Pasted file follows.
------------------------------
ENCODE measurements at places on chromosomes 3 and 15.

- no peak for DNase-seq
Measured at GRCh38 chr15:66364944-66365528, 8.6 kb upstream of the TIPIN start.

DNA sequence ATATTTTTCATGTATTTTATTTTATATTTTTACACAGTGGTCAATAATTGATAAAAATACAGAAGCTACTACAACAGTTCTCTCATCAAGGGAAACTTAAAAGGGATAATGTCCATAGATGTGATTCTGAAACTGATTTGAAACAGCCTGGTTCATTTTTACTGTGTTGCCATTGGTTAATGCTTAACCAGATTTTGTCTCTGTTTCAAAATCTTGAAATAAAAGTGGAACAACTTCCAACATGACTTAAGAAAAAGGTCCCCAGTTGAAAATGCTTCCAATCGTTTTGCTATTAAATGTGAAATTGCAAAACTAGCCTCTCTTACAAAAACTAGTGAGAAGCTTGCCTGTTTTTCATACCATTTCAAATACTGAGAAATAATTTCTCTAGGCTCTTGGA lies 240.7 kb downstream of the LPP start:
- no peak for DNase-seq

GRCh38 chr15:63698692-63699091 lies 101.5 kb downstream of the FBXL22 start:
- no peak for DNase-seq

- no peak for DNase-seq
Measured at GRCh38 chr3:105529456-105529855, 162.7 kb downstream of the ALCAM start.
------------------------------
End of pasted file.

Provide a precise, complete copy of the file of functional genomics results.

ENCODE measurements at places on chromosomes 3 and 15.

- no peak for DNase-seq
Measured at GRCh38 chr15:66364944-66365528, 8.6 kb upstream of the TIPIN start.

DNA sequence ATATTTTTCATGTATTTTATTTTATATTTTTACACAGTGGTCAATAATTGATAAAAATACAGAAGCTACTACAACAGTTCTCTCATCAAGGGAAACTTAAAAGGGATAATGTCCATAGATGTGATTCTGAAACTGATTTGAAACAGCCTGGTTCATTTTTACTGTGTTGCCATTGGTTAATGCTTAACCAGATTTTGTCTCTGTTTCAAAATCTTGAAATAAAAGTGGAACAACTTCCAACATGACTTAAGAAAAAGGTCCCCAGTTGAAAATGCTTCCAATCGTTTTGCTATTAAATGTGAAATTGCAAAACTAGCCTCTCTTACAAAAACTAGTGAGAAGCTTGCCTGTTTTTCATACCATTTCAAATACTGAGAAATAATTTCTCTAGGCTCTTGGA lies 240.7 kb downstream of the LPP start:
- no peak for DNase-seq

GRCh38 chr15:63698692-63699091 lies 101.5 kb downstream of the FBXL22 start:
- no peak for DNase-seq

- no peak for DNase-seq
Measured at GRCh38 chr3:105529456-105529855, 162.7 kb downstream of the ALCAM start.